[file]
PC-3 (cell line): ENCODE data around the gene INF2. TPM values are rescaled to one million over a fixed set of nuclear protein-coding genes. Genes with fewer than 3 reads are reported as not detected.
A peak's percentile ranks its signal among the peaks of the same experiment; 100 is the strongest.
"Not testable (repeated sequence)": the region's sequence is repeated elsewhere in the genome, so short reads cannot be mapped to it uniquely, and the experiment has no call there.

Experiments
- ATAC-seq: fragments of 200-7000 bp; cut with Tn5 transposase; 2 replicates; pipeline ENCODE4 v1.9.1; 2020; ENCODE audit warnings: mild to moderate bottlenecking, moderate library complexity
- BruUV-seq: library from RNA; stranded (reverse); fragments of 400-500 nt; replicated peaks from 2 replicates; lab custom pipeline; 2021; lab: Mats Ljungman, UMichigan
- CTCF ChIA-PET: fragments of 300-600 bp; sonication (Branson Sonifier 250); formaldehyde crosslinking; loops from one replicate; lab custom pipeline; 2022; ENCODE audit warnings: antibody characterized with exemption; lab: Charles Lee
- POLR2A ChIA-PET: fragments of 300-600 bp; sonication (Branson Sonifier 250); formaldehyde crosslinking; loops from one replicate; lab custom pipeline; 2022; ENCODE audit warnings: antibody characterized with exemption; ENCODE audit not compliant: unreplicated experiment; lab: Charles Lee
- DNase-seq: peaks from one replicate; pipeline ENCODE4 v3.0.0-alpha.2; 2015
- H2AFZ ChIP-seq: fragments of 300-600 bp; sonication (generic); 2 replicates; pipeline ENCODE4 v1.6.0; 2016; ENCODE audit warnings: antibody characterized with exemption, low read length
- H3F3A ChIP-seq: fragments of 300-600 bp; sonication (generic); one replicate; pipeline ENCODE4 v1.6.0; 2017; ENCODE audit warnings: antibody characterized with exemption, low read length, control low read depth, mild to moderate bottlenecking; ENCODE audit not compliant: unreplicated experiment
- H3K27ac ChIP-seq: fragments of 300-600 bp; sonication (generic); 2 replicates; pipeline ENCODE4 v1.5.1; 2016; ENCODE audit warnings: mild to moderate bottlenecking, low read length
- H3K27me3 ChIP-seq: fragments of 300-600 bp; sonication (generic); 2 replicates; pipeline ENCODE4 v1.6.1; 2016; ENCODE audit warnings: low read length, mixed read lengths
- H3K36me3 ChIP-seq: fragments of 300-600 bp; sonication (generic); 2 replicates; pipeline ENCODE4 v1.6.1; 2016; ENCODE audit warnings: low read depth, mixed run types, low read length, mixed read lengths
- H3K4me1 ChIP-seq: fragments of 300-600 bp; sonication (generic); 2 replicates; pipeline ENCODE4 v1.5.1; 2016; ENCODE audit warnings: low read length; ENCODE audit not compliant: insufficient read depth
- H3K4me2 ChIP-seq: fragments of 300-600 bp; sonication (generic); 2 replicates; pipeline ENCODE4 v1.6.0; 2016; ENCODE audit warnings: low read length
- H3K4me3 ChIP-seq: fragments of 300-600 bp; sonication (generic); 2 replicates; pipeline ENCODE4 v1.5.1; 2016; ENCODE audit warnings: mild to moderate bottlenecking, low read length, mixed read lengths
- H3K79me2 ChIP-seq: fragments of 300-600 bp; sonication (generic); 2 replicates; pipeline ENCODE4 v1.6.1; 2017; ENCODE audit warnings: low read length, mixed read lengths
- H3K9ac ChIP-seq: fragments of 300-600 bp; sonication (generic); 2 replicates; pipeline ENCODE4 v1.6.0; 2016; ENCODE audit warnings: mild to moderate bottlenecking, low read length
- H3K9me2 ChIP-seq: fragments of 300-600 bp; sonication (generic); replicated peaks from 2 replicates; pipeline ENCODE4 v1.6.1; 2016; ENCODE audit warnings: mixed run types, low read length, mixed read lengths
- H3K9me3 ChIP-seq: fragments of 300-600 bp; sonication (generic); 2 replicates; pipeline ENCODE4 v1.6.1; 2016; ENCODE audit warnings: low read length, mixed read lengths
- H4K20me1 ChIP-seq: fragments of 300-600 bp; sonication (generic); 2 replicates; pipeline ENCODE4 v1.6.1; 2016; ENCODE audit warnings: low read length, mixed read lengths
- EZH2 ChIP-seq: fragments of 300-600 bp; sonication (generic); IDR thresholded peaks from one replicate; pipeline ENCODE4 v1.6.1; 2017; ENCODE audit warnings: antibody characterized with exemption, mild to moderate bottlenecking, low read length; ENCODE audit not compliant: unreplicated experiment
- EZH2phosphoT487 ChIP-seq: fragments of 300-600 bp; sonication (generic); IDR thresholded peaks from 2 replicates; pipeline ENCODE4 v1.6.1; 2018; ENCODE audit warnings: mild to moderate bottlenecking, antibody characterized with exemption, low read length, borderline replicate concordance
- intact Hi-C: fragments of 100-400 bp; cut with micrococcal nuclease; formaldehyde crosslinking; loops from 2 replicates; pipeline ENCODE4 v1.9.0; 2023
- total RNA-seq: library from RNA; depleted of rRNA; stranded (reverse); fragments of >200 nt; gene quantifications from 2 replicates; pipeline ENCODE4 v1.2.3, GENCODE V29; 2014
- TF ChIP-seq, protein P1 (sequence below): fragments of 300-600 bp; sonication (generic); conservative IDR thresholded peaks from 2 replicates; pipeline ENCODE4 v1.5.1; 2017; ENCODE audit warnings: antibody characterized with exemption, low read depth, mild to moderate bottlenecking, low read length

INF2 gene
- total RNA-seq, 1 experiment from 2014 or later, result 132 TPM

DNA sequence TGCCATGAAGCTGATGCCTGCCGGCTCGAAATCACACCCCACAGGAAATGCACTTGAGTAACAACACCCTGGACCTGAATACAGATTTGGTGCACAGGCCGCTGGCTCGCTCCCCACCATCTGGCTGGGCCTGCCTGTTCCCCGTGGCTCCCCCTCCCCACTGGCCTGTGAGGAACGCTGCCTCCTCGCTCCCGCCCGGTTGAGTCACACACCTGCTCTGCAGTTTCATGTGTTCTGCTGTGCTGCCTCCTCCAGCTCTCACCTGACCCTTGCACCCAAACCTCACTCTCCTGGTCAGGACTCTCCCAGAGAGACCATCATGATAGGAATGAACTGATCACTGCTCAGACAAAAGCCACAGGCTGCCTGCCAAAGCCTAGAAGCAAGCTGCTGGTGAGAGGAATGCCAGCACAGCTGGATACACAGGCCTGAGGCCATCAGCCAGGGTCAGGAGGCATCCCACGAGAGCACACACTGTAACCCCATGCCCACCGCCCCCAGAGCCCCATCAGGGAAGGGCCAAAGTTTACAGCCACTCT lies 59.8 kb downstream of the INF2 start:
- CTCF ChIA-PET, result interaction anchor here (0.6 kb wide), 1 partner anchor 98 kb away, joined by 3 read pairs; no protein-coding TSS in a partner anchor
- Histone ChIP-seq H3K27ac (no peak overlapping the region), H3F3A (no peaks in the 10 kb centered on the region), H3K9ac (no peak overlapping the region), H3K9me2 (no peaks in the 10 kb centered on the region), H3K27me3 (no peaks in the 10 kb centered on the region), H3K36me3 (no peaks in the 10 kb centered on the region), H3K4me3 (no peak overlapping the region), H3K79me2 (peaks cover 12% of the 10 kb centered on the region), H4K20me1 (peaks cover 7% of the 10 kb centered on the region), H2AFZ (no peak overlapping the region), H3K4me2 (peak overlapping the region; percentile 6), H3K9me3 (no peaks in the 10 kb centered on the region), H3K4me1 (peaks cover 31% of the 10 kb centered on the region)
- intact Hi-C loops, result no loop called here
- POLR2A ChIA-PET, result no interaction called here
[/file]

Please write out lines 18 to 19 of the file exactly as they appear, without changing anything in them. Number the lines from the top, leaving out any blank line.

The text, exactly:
- H3K79me2 ChIP-seq: fragments of 300-600 bp; sonication (generic); 2 replicates; pipeline ENCODE4 v1.6.1; 2017; ENCODE audit warnings: low read length, mixed read lengths
- H3K9ac ChIP-seq: fragments of 300-600 bp; sonication (generic); 2 replicates; pipeline ENCODE4 v1.6.0; 2016; ENCODE audit warnings: mild to moderate bottlenecking, low read length